Goodbye Stairs, Hello Sushi

While we are very fortunate that the former Surratt boarding house on H. Street in Washington, D.C. is still standing today, we all know it is nothing but a shell of what it was in Lincoln’s day. The interior has been altered many times, even as recent as September of this year.

Aside from modern upgrades and advertising awnings for the Wok ‘N Roll, however, the exterior of the building is still very much identifiable as the former boarding establishment of Mary Surratt. The biggest exterior difference between its 1865 appearance and now, is the removal of the stairs and the first floor entrance.

Boardinghouse 1

In large, dirty cities like Washington first floor entrances were commonplace. This helped to keep the filth on the street from being tracked inside as easily.

While researching today, I came across the following picture which shows the boarding house with its stairs only recently removed:

Boardinghouse without stairs

When this picture was taken, you could still see the first floor door and the beautiful moulding around it but it no longer served as an entrance to the house unless a passerby was willing to give you a leg up. This was a transitional time for the building, and soon after the “phantom” door would be replaced by a window making the building closer to what we know it to be today.

Boardinghouse Today

References:
The Suppressed Truth about the Assassination of Abraham Lincoln by Burke McCarty

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10 thoughts on “Goodbye Stairs, Hello Sushi

  1. In the late 1920’s the Surratt House was raided and padlocked by federal authorities for housing large stocks of paraphernalia being used to violate prohibition laws. During the 1970’s the house was raided on account of numbers racketeering. According to the February, 1999, Surratt Courier, since “becoming a nice Chinese restaurant in the 1980’s, we have only heard good things….”

    • Steve Lohrmann

      Fantastic! Love the photos. I’ve eaten there many times. The food at Wok-n-Roll isn’t the best but the history makes an interesting place to have lunch.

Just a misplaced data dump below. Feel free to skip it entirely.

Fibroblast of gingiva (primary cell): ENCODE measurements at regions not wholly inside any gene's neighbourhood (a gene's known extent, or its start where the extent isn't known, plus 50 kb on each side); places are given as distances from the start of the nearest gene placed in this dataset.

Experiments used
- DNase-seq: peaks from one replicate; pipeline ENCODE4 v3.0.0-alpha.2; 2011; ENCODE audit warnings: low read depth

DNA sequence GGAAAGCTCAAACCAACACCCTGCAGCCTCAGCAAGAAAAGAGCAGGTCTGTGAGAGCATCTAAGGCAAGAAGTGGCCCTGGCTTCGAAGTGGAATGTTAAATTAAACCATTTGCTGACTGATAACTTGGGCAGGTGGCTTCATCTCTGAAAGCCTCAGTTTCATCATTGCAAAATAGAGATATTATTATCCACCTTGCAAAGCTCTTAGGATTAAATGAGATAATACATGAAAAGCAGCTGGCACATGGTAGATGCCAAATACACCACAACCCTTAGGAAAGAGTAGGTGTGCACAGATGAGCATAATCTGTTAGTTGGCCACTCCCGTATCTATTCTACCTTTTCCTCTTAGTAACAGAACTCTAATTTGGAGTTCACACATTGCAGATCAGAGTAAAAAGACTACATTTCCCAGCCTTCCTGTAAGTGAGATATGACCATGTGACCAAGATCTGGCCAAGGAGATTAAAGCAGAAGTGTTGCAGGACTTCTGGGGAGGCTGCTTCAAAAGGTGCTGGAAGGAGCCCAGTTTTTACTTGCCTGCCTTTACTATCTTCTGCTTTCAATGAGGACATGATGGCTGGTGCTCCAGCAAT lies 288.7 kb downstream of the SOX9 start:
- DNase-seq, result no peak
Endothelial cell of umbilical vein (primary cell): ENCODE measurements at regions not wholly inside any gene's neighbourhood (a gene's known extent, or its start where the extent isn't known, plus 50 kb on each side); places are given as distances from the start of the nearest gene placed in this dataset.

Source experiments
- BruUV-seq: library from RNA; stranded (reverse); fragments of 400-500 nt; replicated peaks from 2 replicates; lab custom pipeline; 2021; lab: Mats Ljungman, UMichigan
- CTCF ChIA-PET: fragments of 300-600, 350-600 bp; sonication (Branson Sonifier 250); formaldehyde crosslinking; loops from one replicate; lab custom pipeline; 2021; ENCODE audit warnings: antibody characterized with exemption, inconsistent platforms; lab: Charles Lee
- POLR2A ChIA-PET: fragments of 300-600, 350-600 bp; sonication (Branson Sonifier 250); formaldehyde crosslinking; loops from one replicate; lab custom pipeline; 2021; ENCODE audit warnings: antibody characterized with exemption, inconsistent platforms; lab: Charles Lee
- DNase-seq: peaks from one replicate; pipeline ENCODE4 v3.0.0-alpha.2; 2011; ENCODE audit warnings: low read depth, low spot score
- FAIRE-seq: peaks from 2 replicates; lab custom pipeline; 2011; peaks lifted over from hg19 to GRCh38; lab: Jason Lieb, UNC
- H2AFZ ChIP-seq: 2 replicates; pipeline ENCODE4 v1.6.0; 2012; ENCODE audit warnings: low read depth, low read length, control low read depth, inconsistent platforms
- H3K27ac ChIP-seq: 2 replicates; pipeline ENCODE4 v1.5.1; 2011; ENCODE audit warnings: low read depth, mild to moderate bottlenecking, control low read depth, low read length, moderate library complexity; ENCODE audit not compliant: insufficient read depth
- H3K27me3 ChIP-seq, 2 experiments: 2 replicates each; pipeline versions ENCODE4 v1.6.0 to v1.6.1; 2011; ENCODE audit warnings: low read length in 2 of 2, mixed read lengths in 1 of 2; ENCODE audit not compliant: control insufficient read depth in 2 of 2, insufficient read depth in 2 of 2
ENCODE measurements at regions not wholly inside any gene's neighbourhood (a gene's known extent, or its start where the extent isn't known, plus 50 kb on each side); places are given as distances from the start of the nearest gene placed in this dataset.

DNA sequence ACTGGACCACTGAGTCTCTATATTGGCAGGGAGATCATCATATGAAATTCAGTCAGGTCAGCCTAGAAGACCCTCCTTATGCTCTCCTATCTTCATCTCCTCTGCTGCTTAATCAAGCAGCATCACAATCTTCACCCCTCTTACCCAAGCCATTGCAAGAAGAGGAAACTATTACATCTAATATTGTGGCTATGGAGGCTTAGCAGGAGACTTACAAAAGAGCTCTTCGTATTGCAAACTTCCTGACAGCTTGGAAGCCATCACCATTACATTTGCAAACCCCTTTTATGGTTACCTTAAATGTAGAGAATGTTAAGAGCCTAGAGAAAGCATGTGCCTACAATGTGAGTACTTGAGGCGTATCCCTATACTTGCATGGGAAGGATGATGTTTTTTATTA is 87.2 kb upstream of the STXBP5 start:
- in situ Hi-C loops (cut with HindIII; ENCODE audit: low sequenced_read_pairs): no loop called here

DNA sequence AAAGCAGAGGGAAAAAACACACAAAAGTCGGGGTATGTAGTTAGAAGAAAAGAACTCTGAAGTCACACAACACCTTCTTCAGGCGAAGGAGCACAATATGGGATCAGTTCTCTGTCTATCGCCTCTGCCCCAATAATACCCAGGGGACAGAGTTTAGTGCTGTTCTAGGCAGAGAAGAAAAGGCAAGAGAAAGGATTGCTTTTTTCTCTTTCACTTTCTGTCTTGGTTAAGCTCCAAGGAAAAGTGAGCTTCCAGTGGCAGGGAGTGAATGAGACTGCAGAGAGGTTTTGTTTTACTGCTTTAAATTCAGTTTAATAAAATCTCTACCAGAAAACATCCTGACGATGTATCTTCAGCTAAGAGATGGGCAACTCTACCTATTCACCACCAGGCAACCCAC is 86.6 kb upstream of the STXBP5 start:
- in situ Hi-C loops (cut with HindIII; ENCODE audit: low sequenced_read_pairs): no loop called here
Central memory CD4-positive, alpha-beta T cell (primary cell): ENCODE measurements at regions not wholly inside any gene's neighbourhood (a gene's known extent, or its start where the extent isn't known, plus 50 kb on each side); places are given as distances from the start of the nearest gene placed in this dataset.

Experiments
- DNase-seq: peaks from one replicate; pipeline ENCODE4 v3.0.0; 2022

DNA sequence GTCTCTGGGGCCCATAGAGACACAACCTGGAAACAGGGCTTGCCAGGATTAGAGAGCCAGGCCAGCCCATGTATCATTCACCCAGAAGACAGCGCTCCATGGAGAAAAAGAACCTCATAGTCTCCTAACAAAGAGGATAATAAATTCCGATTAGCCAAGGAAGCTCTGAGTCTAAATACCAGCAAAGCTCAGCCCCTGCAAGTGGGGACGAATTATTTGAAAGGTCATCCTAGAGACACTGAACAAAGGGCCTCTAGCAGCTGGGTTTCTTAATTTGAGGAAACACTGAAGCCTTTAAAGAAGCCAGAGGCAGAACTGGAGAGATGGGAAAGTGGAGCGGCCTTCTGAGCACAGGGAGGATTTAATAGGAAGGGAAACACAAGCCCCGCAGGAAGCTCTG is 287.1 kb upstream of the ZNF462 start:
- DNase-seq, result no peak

Dave, I wonder what the upper floors are like now? Does anyone out there know?

  2. Rich Smyth

    I have seen period photos with a boy standing in front, a female at an upstairs window and now one of these with two gentlemen sitting on a window sill.

    • I think this and Roger’s comment proves Mary was innocent. Clearly this house was THE place to meet. No wonder so many bad “eggs” were hatched there.

      • Laurie Verge

        I just have to say – …and then the government made egg drop soup out of them!

        On a more serious note, even though I have read McCarty’s book, I do not recall ever seeing this 1922 photo of the H Street house. Is it possible for you to send it to Surratt House in a format that we can use in our photographic files? It’s a great one.

  3. richard Petersen

    In 2003 (my last visit to DC) I had lunch and tried to imagine I was in a “Twilight Zone” situation and was back in time. Tried to imagine that the walls were talking. Ford’s theater, Petersen House, Surratt House… add the Surratt House as a must visit.

  4. Laurie, I have Ms. McCarty’s book, and there is also an April 1922 photo of the tavern on p. 139. You probably already have it, but I thought I would mention it in the unlikely case you don’t.

  5. Laurie Verge

    Thanks, Roger. I have seen that photo from the time that the Penns lived there. I like it because it shows the kitchen wing. That was the second kitchen; the one from the Surratt era had a fire that did some damage shortly after the Surratts left (according to carbon dating from the charred studs that are still visible on the main block of the house).

    There was also another fire in 1942, because it was recorded in the log book of the newly formed Clinton Volunteer Fire Department.

    The caption under the 1922 photo gave information that had slipped my mind also. In one of our display cases in the visitors’ center, we have a white linen handkerchief with “Surratt” embroidered on it. I knew that it had come from descendants of a student of John Surratt, Jr’s during his brief attempt at teaching in Rockville, Maryland. I did not remember (or didn’t know) that the student was related to Mrs. Penn.

  6. Great post!

  7. Jim Garrett

    Hey Dave: Great picture of the house without the steps.

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